Playing hard ball

Living Well | Words: Jessica Hirst | Photos: Shannon Morris | Posted on 07 February 2018

Players of all ages are discovering the addictive appeal of croquet.

Anthony Dask and Shirley Hallinan were born more than 60 years apart but they share a common passion – a love of croquet. 

Anthony, aged 18, is among the younger generation of players drawn by croquet’s addictiveness and skill set. Croquet looks genteel, but it’s actually a mind game that demands great strategic abilities.

“I remember seeing croquet on the TV one morning and it looked interesting. I called the local club at Elsternwick and had a trial game, I have loved it ever since,” Anthony says. “I love the strategy of the game, you have to think several plays in advance and the best shot doesn’t necessarily win. It’s a sport you can play forever.” 

It’s like Twenty20 cricket but for croquet.

Many croquet clubs are expanding their appeal to younger players by installing floodlights and adding social events such as night games with dinner and drinks, family days, beginners’ lessons and mothers’ clubs. 

“A lot of younger players like golf croquet. It’s faster paced than the Association style of the sport. It’s like the Twenty20 cricket but for croquet,” he says. 

Shirley, at 85, is excited about having younger players joining the diverse player mix who enjoy the sport’s great social and physical benefits. “It’s cross-generational,” she says, “with grandparents playing alongside grandchildren.” She has introduced many of her own 19 grandchildren to the game.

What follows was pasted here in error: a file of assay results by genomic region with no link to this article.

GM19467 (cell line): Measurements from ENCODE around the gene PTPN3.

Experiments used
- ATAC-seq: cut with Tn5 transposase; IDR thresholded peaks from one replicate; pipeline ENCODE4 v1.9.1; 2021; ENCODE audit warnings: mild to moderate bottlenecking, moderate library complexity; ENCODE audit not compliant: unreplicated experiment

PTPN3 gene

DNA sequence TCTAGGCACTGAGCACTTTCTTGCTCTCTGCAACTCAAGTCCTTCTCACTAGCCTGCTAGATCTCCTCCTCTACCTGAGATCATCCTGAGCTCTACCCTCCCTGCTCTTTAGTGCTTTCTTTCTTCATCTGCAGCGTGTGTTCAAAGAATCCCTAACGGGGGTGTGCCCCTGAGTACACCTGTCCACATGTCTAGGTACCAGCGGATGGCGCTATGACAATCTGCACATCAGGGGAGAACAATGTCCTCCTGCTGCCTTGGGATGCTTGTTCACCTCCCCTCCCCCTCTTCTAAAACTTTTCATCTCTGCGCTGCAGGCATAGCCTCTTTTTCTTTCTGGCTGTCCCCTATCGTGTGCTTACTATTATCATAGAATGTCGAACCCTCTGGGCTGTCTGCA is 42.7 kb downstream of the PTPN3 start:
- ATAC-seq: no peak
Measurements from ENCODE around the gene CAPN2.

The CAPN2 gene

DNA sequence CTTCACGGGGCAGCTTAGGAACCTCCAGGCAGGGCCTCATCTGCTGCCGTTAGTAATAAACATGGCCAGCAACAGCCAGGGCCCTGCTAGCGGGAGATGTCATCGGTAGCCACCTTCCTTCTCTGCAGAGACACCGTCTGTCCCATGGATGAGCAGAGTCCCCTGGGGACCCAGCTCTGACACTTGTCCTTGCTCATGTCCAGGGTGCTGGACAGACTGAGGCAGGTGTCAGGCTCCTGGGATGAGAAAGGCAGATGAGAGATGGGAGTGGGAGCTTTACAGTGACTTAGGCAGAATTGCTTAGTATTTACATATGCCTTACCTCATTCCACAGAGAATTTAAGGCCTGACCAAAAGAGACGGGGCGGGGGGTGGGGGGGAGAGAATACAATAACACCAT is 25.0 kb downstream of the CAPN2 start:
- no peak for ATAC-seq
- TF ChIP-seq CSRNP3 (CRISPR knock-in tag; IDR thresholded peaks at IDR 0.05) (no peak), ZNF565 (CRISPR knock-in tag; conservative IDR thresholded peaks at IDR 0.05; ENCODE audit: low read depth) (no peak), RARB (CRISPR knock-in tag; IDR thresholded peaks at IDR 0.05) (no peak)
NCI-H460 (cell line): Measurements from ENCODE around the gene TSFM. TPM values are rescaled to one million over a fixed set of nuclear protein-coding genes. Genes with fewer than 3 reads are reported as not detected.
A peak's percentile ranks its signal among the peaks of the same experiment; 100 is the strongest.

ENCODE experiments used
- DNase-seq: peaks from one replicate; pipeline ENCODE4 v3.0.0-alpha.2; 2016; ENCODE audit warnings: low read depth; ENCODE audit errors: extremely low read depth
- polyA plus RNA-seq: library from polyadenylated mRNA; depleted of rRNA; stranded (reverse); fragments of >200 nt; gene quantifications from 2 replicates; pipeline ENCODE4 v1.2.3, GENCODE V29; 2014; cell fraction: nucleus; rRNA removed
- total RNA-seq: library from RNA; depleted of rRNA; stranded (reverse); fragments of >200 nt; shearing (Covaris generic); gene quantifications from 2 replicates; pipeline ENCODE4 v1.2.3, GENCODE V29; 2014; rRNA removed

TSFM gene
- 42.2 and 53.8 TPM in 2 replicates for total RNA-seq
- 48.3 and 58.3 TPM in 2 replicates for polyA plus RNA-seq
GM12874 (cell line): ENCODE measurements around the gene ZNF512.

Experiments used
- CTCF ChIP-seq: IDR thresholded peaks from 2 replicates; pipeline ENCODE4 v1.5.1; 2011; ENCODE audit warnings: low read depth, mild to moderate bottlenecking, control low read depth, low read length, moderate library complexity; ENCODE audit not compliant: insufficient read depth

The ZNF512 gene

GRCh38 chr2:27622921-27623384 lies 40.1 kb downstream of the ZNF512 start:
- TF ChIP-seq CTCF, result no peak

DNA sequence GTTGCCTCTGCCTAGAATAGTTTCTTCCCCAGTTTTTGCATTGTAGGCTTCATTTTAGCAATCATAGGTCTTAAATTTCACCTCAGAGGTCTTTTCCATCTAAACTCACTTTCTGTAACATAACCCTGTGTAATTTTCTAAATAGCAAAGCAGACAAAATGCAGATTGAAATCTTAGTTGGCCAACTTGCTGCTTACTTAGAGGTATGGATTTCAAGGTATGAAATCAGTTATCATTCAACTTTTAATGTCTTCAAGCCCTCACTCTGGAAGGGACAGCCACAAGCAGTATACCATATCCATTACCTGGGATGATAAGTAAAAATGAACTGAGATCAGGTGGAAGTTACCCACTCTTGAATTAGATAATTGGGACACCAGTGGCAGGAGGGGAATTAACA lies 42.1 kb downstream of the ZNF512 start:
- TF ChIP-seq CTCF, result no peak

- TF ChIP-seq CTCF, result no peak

As the years pass, Shirley is not easing up. She is increasing her refereeing, coaching and administrative commitments across three established clubs and helping a fledgling club get started.

Game of croquet
croquet players sitting in the shade

Anthony Dask and Shirley Hallinan.


Currently President at Essendon Croquet Club, she is also coaching newcomers at Maribyrnong Bowls and Croquet Club, which opened in late 2017.

She likens croquet to “snooker meets chess”. Its addictiveness is akin to the lure of a golfer’s hole in one. “You’ve got to keep emulating that.”

Croquet’s flat surfaces make it suitable for older players but players can walk up to six kilometres in a day of competition, she says.

Anthony says, “There’s a perception that the game is only for retired people but it’s not. We don’t just sit around and drink tea. Well, there is some tea drinking! You’d be surprised, croquet players get injured. It’s an active sport.” 

Anthony and Shirley were among the 80-plus attendees at the Golf Croquet World Championships, held at Cairnlea’s Victorian Croquet Centre at the start of 2017, where Anthony was a competitor and Shirley a referee.

To find a Croquet Victoria club near you, visit croquetvic.asn.au, email administration@croquetvic or phone (03) 8361 8887.